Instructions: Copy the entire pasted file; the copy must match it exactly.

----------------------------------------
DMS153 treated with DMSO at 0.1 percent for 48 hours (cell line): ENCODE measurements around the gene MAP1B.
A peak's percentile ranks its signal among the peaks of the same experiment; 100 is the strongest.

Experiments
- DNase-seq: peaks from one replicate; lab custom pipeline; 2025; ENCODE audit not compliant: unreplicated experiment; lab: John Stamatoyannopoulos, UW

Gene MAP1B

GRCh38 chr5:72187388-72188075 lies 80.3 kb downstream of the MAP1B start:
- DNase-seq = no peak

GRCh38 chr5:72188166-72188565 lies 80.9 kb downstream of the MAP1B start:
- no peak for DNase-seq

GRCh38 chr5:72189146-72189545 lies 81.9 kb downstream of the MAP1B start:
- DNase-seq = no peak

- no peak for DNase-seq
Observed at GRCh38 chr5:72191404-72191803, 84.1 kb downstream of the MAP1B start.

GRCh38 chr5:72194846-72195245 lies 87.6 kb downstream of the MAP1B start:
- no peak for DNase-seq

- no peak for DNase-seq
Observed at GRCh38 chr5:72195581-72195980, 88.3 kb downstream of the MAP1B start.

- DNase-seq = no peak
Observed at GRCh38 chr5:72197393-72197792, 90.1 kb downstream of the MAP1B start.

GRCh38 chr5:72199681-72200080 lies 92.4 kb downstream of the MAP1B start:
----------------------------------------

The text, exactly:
DMS153 treated with DMSO at 0.1 percent for 48 hours (cell line): ENCODE measurements around the gene MAP1B.
A peak's percentile ranks its signal among the peaks of the same experiment; 100 is the strongest.

Experiments
- DNase-seq: peaks from one replicate; lab custom pipeline; 2025; ENCODE audit not compliant: unreplicated experiment; lab: John Stamatoyannopoulos, UW

Gene MAP1B

GRCh38 chr5:72187388-72188075 lies 80.3 kb downstream of the MAP1B start:
- DNase-seq = no peak

GRCh38 chr5:72188166-72188565 lies 80.9 kb downstream of the MAP1B start:
- no peak for DNase-seq

GRCh38 chr5:72189146-72189545 lies 81.9 kb downstream of the MAP1B start:
- DNase-seq = no peak

- no peak for DNase-seq
Observed at GRCh38 chr5:72191404-72191803, 84.1 kb downstream of the MAP1B start.

GRCh38 chr5:72194846-72195245 lies 87.6 kb downstream of the MAP1B start:
- no peak for DNase-seq

- no peak for DNase-seq
Observed at GRCh38 chr5:72195581-72195980, 88.3 kb downstream of the MAP1B start.

- DNase-seq = no peak
Observed at GRCh38 chr5:72197393-72197792, 90.1 kb downstream of the MAP1B start.

GRCh38 chr5:72199681-72200080 lies 92.4 kb downstream of the MAP1B start: